Kalidindi SR, Pathak S (2008) Determination of the effective zero-point and the extraction of spherical nanoindentation stress-strain curves. Acta Mater 56(14):3523–3532CrossRefGoogle Scholar
  5. 5.
    Herbert EG et al (2001) On the measurement of stress-strain curves by spherical indentation. Thin Solid Films 398:331–335CrossRefGoogle Scholar
  6. 6.
    Pathak S et al (2012) Studying grain boundary regions in polycrystalline materials using spherical nano-indentation and orientation imaging microscopy. J Mater Sci 47:815–823CrossRefGoogle Scholar
  7. 7.
    Pathak S et al (2011) Measuring the dynamic mechanical response of hydrated mouse bone by nanoindentation. J Mech Behav Biomed Mater 4:34–43CrossRefGoogle Scholar
  8. 8.
    Pathak S et al (2009) Importance of surface preparation on the nano-indentation stress-strain curves measured in metals. J Mater Res 24(3):1142–1155CrossRefGoogle Scholar
  9. 9.
    Pathak S et al (2009) Viscoelasticity and high buckling stress of dense carbon nanotube brushes. Carbon 47(8):1969–1976CrossRefGoogle Scholar
  10. 10.
    Pathak S, Stojakovic D, Kalidindi SR (2009) Measurement of the local mechanical properties in polycrystalline samples using spherical nanoindentation and orientation imaging microscopy. Acta Mater 57(10):3020–3028CrossRefGoogle Scholar
  11. 11.
    Vachhani SJ, Kalidindi SR (2015) Grain-scale measurement of slip resistances in aluminum polycrystals using spherical nanoindentation. Acta Mater 90:27–36CrossRefGoogle Scholar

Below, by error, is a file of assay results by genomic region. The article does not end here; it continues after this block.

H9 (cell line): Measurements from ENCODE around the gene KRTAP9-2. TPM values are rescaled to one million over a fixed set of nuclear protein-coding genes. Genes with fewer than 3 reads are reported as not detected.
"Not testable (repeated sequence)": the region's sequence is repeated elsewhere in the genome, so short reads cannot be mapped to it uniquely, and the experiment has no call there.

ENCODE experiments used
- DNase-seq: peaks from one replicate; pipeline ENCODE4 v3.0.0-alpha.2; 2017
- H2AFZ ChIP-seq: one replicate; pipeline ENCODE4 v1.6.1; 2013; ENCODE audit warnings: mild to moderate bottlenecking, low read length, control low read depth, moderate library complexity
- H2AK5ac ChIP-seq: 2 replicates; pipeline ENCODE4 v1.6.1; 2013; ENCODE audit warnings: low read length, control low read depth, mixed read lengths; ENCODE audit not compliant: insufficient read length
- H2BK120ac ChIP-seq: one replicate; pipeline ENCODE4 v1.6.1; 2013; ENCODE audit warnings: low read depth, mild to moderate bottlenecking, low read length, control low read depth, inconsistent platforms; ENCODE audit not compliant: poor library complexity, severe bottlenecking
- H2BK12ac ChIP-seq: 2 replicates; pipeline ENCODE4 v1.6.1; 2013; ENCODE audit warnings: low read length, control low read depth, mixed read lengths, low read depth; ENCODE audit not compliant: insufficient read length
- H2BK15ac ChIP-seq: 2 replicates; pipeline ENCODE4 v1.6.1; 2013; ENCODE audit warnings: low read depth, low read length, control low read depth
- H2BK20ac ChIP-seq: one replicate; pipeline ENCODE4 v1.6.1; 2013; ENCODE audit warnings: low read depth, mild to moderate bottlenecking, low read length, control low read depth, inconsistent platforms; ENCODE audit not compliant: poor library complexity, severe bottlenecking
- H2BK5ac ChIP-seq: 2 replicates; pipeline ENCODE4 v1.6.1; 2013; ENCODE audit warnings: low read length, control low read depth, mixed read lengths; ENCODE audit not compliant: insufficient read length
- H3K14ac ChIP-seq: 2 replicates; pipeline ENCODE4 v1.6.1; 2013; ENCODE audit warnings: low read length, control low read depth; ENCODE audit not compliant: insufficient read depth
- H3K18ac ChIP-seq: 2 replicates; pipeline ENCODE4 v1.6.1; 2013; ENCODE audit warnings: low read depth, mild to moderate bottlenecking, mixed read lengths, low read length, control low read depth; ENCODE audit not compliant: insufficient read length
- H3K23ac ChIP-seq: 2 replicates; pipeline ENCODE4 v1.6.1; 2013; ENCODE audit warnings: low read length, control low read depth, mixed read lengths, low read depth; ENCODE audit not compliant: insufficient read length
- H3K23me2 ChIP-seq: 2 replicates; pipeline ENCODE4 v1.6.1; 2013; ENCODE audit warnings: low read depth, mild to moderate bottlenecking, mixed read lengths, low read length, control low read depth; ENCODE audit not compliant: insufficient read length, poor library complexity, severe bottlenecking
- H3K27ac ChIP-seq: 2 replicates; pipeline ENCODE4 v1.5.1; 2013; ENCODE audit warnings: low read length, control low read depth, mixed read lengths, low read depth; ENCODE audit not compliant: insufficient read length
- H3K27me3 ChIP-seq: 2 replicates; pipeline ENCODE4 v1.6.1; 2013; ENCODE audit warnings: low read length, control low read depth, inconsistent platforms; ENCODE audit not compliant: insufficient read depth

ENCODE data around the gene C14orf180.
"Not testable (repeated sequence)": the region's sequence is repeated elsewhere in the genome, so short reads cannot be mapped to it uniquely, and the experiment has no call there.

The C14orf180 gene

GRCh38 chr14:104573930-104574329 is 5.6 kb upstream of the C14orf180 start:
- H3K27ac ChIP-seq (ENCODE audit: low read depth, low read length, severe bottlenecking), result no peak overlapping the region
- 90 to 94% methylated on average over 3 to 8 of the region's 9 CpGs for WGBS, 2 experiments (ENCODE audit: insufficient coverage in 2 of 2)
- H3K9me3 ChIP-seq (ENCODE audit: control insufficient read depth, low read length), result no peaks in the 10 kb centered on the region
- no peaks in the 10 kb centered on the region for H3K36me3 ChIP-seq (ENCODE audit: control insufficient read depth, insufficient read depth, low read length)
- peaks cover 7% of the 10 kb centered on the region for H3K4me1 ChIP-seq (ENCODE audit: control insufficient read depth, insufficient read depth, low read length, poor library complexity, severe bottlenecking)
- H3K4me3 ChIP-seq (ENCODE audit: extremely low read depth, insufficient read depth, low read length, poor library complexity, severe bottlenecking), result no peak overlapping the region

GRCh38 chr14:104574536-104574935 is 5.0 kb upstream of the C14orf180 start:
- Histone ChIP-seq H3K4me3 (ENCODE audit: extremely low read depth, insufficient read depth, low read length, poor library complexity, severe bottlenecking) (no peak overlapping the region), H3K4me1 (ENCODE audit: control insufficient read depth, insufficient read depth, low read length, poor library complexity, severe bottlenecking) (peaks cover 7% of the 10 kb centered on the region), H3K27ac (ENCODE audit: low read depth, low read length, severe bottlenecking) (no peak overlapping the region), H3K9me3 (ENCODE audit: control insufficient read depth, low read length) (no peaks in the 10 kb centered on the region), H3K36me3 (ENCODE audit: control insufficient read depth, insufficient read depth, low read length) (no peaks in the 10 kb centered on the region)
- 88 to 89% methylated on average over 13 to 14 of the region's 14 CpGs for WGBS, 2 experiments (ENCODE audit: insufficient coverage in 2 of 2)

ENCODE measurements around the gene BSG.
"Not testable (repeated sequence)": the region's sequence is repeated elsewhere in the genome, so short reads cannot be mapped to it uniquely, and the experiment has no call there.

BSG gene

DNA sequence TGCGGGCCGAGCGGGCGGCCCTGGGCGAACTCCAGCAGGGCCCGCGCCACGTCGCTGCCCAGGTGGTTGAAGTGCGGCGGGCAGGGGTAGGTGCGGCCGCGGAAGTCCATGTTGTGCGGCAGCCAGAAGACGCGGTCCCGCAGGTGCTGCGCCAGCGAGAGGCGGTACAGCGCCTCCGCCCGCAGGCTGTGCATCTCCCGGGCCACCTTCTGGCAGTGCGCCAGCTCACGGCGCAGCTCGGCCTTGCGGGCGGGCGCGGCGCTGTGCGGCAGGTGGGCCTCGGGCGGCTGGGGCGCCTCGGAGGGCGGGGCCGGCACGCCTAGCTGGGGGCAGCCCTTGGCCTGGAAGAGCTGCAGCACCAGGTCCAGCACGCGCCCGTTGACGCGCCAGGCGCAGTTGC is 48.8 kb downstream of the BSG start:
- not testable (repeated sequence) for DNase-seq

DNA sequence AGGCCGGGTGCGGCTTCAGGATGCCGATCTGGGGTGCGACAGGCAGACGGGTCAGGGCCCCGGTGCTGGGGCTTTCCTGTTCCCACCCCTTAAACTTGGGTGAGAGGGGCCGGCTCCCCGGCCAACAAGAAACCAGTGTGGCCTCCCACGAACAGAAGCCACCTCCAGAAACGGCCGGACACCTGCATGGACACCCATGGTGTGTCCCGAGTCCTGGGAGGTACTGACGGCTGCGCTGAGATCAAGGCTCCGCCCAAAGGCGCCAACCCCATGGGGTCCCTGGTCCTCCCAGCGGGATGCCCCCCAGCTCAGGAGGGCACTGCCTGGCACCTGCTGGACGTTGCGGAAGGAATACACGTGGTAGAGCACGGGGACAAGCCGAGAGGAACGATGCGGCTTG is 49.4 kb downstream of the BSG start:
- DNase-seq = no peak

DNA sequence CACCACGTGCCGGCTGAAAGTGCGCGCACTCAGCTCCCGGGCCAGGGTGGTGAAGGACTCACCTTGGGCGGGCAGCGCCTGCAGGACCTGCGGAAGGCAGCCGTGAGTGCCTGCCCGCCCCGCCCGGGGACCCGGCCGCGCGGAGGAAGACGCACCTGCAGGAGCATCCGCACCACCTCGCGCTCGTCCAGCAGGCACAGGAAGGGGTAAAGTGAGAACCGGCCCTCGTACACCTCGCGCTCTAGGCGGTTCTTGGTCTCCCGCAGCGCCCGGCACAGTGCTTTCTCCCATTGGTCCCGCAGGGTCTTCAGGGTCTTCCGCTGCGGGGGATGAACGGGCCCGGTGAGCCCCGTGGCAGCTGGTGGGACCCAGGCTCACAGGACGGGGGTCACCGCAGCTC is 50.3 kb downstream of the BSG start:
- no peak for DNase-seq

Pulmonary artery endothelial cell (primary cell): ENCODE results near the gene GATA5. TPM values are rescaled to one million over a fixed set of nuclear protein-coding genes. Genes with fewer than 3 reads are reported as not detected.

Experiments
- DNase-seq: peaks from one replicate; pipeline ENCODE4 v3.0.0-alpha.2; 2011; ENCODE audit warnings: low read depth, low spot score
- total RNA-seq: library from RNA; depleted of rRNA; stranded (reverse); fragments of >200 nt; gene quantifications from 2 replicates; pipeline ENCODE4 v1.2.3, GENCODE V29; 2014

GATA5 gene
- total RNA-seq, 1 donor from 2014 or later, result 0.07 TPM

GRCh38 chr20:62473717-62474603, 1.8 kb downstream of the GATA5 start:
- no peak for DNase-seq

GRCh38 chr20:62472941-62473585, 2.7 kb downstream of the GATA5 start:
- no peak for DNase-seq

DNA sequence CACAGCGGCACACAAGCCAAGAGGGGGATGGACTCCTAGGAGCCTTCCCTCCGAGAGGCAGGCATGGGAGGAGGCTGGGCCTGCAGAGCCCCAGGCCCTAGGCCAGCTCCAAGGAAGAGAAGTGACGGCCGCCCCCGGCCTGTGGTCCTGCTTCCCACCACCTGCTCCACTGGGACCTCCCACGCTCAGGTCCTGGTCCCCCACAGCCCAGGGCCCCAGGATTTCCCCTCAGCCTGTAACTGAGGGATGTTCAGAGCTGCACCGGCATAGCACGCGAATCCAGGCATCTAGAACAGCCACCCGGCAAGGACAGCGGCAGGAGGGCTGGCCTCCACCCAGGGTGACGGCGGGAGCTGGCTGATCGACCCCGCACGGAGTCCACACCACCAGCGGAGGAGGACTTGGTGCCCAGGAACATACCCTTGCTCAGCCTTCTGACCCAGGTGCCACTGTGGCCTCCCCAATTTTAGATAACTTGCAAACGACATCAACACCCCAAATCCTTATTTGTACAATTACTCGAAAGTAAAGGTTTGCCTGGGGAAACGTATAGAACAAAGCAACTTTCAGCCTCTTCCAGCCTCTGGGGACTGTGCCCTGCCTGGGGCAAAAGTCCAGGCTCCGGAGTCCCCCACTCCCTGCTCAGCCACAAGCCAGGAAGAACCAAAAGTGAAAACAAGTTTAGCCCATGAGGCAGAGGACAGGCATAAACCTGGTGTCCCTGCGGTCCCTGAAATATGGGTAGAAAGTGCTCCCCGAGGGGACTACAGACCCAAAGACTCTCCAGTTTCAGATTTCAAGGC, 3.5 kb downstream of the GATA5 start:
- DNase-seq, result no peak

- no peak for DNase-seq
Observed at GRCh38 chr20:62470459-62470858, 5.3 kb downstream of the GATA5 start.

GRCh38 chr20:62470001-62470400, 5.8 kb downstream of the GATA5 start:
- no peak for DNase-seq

12. 12.
    Kalidindi SR, Vachhani SJ (2014) Mechanical characterization of grain boundaries using nanoindentation. Curr Opin Solid State Mater Sci 18(4): 196–204.CrossRefGoogle Scholar
  13. 13.
    Vachhani S, Doherty R, Kalidindi S (2013) Effect of the continuous stiffness measurement on the mechanical properties extracted using spherical nanoindentation. Acta Mater 61(10):3744–3751CrossRefGoogle Scholar
  14. 14.
    Hay J, Agee P, Herbert E (2010) Continuous stiffness measurement during instrumented indentation testing. Exp Tech 34(3): 86–94.CrossRefGoogle Scholar
  15. 15.
    Li XD, Bhushan B (2002) A review of nanoindentation continuous stiffness measurement technique and its applications. Materials Characterization. 48(1):11–36.CrossRefGoogle Scholar
  16. 16.
    ASTM E8 / E8M-15a (2015) Standard Test Methods for Tension Testing of Metallic Materials. ASTM International, West Conshohocken, PA. https://doi.org/www.astm.org
  17. 17.
    Gau JT, Principe C, Wang JW (2007) An experimental study on size effects on flow stress and formability of aluminum and brass for microforming. J Mater Process Technol 184(1-3):42–46CrossRefGoogle Scholar
  18. 18.
    Keller C, Hug E, Chateigner D (2009) On the origin of the stress decrease for nickel polycrystals with few grains across the thickness. Mater Sci Eng A, Struct Mater, Prop Microstruct Process 500(1-2):207–215CrossRefGoogle Scholar